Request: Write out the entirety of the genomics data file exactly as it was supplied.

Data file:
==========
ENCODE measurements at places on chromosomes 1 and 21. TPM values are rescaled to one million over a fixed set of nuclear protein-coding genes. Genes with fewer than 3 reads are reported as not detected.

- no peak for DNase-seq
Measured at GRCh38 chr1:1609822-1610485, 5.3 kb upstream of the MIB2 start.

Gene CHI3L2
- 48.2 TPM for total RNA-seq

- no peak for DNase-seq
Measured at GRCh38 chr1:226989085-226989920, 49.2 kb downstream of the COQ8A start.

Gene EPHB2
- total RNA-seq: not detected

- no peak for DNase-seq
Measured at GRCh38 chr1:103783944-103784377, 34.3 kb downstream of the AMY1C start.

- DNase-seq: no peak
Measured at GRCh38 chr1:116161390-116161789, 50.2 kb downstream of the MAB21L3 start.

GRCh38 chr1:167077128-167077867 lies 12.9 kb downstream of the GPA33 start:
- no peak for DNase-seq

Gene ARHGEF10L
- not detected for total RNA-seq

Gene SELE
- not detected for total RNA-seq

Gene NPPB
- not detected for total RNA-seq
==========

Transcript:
ENCODE measurements at places on chromosomes 1 and 21. TPM values are rescaled to one million over a fixed set of nuclear protein-coding genes. Genes with fewer than 3 reads are reported as not detected.

- no peak for DNase-seq
Measured at GRCh38 chr1:1609822-1610485, 5.3 kb upstream of the MIB2 start.

Gene CHI3L2
- 48.2 TPM for total RNA-seq

- no peak for DNase-seq
Measured at GRCh38 chr1:226989085-226989920, 49.2 kb downstream of the COQ8A start.

Gene EPHB2
- total RNA-seq: not detected

- no peak for DNase-seq
Measured at GRCh38 chr1:103783944-103784377, 34.3 kb downstream of the AMY1C start.

- DNase-seq: no peak
Measured at GRCh38 chr1:116161390-116161789, 50.2 kb downstream of the MAB21L3 start.

GRCh38 chr1:167077128-167077867 lies 12.9 kb downstream of the GPA33 start:
- no peak for DNase-seq

Gene ARHGEF10L
- not detected for total RNA-seq

Gene SELE
- not detected for total RNA-seq

Gene NPPB
- not detected for total RNA-seq